Monday, April 11, 2011

Whether or Not to Publicly Acknowledge A Grant Donor, How To, and When To

When a nonprofit receives a grant, it is a moment to enjoy, but we all know the work doesn't end there.  Part of the work remaining to be done is keeping the relationship up with that grant donor.  The goal is not just to get another grant from them.  Maintaining and striving for strong relationships with donors (any donor and all donors): retains a nonprofit's past and current donors; it fosters an inclusion where the donor is not just sent a form thank you letter but rather enjoys the benefits (too) of the nonprofit's achievements in the community that the donor helped the organization to achieve; and it raises the community's perception of the nonprofit because they have a personal sense of how the organization treats them and while, too, providing an avenue for that donor to ask questions (i.e. "...I see in the donation thank you letter that I received that the nonprofit is currently providing (some service) to (some population) because of (some situation).  I want to know more about this effort because I want to help...").  The donor then consistently receives information about the organization (i.e. perhaps through a regularly disseminated newsletter), its mission, and its current work and goals, and it encourages that donor to become more active with the nonprofit (perhaps volunteering or perhaps just sharing with a friend or co-worker, "...I donated to that nonprofit because they do good work...").

So it goes, then, being that relationships are two-way streets, a nonprofit organization should proactively develop an affirmative policy that states how the organization publicizes supporting grant donors and grants that it receives.

Grants are not just an opportunity for an organization to fund its current goals.  Grants also indicate to other grant donors still weighing whether or not to give to a specific nonprofit that others in the community deem the organization (and its work) worthy of a grant (and that can and does sometimes encourage other grant donors (who've also been applied to, at that time) to also decide they will give a grant, too.  A nonprofit's proactive affirmative policy on publicizing grants it receives might be: 'At the time our organization receives a grant (from any grant donor) we will immediately contact our direct contact at the grant donor's office if it is not noted in the grant donor's grant giving guidelines, ask them whether we can: notify other potential donors (who were also applied to) about the grant being received; include them in our quarterly donor list on our newsletter and website; include them as a donor on the brochure, web page, marketing materials, and press releases explaining the program or service that they funded; and in conversations the nonprofit's leaders have with others in the community, may they mention our having received the grant when they network or do any public-facing work on behalf of the organization?  We will always honor the donor's preference on this matter.'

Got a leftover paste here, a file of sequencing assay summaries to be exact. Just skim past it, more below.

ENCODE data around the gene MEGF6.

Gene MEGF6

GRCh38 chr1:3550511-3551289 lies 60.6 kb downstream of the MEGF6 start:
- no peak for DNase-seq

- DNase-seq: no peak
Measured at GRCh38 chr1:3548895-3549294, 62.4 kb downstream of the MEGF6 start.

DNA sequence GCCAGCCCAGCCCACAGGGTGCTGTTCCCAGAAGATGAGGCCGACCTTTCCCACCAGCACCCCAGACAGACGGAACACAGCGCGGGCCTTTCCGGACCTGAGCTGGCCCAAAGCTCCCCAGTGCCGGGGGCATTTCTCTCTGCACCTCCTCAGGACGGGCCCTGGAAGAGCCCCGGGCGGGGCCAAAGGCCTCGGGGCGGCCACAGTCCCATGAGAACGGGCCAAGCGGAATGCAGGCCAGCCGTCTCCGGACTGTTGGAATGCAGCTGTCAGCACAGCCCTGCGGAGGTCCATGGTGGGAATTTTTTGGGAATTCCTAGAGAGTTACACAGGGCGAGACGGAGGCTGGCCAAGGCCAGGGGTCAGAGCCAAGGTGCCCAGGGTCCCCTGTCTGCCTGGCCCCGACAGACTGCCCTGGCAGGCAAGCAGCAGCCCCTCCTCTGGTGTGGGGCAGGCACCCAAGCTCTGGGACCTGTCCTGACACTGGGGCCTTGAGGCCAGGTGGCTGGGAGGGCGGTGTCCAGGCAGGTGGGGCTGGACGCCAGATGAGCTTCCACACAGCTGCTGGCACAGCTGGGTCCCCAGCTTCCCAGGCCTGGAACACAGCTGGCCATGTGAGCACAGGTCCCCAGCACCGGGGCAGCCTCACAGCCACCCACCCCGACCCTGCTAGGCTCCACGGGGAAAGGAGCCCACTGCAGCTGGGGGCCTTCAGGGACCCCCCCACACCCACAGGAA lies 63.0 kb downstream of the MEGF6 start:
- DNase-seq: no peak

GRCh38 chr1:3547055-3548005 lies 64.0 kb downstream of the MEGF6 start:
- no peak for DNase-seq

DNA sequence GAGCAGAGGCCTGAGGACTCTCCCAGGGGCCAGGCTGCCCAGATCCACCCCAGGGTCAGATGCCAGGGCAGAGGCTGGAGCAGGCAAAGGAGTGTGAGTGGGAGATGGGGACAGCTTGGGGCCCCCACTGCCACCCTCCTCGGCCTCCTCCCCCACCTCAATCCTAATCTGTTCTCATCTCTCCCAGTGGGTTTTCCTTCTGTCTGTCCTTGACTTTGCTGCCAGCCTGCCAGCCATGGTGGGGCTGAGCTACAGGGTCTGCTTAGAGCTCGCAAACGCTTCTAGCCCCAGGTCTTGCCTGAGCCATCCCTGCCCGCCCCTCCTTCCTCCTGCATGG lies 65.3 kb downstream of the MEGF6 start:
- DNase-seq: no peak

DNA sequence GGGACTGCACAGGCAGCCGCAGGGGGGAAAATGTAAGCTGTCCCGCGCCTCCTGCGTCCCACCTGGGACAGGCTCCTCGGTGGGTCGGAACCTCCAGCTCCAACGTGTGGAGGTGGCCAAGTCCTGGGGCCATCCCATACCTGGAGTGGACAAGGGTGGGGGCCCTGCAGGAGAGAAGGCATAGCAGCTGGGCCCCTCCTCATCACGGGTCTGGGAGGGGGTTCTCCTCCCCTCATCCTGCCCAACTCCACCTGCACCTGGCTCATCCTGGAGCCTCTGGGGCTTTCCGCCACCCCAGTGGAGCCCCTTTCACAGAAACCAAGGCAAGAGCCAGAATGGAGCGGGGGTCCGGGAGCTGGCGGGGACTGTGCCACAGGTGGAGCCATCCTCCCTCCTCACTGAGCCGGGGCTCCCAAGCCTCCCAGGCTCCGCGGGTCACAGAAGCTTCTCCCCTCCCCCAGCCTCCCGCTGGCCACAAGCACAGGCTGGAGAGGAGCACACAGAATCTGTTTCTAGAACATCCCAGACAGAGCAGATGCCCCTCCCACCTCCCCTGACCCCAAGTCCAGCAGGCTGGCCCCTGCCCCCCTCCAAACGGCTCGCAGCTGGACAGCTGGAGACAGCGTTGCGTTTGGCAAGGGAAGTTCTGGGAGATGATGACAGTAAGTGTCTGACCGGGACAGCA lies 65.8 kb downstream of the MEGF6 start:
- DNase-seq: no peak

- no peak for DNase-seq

When it is O.K. with all parties involved it is a smart fundraising and marketing move for the nonprofit to publicize that the organization received the grant because it empowers the nonprofit when the community sees that others in the community support that nonprofit's work, it empowers the organization when the community comes to understand what other organizations (which grant donors) support that nonprofit, and it empowers the agency when the community comes to know what programs and services the nonprofit provides that others in the community decided to support.

Notifying other potential donors (who were also applied to) about the grant being received - Of all of the suggested public relations methods listed, here, this one is far and away the most important because potentially it may immediately raise more funds.  If a grant donor is comfortable with it (and this is not uncommon for recipient nonprofits to do - so most grant donors are usually O.K. with doing so), notify all of the other potential grant (and other types of major donors) that have been solicited for the same project or service that the grant is going to fund that your organization received a grant from whichever donor gave it.